Oklahoma Tornadoes: Warehouse space tight as buildings get new roofs

Roof-repair crews and displaced industrial tenants still are common, especially in southwest Oklahoma City, which has most of the city's multitenant, investment-grade warehouses and bore the brunt of the May 31 tornado and storms.
by Richard Mize Modified: September 20, 2013 at 7:35 pm •  Published: September 21, 2013

Warehouse-distribution space for lease was tight even before the May tornadoes, and nearly four months later landlords and tenants are still in repair mode.

Roofing crews and displaced lessees still are common, especially in southwest Oklahoma City, which has most of the city's multitenant, investment-grade industrial property and bore the brunt of the May 31 tornado and storms.

An unknown number of industrial tenants had to move to previously vacant space, according to Price Edwards & Co. Relocations and the use of space by disaster relief agencies “combined to push the vacancy numbers to unprecedented lows,” the firm said in its midyear industrial market summary.

“Many of the displaced tenants will revert to their original space once repairs or rebuilding is completed and most if not all of the relief agencies will vacate their temporary space with time,” Price Edwards said.

In the meantime, the disaster has scrambled the statistics.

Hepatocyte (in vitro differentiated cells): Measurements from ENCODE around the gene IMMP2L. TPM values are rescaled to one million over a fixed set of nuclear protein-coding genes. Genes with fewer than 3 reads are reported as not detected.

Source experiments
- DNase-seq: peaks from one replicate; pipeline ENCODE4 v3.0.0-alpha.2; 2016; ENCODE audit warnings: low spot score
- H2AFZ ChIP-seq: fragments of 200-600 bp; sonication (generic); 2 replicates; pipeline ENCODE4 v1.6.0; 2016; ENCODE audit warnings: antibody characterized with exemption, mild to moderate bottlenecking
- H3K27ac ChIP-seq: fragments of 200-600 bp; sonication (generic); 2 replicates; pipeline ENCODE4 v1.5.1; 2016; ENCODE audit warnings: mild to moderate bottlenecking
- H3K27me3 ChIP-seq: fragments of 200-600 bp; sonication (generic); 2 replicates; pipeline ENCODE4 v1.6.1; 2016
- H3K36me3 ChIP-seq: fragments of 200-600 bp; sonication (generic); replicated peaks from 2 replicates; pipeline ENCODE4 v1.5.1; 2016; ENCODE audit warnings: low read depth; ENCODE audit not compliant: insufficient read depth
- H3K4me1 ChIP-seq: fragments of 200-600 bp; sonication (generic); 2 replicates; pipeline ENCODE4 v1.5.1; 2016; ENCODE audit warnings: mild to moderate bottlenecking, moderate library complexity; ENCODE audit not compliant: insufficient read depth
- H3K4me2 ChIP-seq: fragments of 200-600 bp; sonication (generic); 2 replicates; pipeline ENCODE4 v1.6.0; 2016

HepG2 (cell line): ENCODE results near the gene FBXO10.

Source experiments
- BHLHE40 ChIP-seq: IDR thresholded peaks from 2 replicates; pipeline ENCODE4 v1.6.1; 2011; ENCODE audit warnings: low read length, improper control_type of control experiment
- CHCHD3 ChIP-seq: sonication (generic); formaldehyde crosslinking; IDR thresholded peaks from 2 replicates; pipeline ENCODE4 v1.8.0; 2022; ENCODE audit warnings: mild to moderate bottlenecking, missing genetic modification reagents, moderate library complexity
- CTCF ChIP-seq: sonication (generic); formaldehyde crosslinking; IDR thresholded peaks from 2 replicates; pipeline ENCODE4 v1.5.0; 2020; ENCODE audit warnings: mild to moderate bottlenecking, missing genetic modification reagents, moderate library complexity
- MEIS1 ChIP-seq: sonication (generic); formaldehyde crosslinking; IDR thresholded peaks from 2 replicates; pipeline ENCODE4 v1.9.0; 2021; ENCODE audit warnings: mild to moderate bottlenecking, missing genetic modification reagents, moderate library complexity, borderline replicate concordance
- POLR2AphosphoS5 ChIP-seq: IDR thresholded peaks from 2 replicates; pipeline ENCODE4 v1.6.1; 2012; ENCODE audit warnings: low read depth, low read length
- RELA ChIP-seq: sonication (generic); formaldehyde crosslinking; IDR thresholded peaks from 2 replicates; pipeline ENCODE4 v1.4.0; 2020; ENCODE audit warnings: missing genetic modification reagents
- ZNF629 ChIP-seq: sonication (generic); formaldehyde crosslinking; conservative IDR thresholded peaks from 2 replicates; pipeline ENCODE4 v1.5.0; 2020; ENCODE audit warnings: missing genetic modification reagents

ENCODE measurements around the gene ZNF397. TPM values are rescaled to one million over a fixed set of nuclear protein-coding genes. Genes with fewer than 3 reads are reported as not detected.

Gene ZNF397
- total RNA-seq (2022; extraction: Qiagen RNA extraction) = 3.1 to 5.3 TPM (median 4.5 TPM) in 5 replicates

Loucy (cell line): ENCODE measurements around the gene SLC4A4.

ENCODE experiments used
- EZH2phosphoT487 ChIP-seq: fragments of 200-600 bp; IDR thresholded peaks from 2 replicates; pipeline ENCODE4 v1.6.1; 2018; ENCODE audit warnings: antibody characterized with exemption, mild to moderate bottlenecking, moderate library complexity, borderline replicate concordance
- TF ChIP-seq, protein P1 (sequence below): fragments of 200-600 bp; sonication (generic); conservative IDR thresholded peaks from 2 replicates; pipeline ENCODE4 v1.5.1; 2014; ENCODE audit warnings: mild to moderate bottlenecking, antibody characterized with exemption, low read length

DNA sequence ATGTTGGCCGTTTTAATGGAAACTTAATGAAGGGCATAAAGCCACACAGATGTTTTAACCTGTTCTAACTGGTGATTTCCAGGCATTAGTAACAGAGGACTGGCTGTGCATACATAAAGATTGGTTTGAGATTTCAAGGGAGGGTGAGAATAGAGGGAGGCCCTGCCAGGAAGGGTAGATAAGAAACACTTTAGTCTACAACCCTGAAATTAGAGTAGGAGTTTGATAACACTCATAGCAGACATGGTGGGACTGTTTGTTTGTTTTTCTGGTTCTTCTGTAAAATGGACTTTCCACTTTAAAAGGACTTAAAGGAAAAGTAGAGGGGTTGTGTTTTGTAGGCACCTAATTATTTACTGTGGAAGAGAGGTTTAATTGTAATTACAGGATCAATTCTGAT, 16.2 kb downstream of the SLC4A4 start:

“Calculation of the long-term vacancy in multitenant industrial buildings is just not possible at this time. We publish this report with the acknowledgment that some vacancies were reported before the storms, and some after,” Price Edwards said. “In discussing the calculated vacancy, we will try to arrive at a likely range for long-term vacancy, essentially the vacancy after the emergency relocations return to their original facilities.

“Whether or not the actual numbers reported here are correct, the overreaching conclusion is that this market is at very low vacancies, and is likely to remain so for the foreseeable future.”

Recovery is similar to that in residential neighborhoods despite the huge roof sizes, which come in tens or hundreds of thousands of square feet.

“We're moving along, but these things take time, especially in the commercial arena where you have large buildings involved. It takes time to work through the insurance claims, and then it takes time to schedule the roofers because they're all very busy,” said Bob Puckett, industrial property broker with Price Edwards.

Bulk warehouse space, especially, was sucked up after the storms, he said.


by Richard Mize
Real Estate Editor
Real estate editor Richard Mize has edited The Oklahoman's weekly residential real estate section and covered housing, commercial real estate, construction, development, finance and related business since 1999. From 1989 to 1999, he worked...
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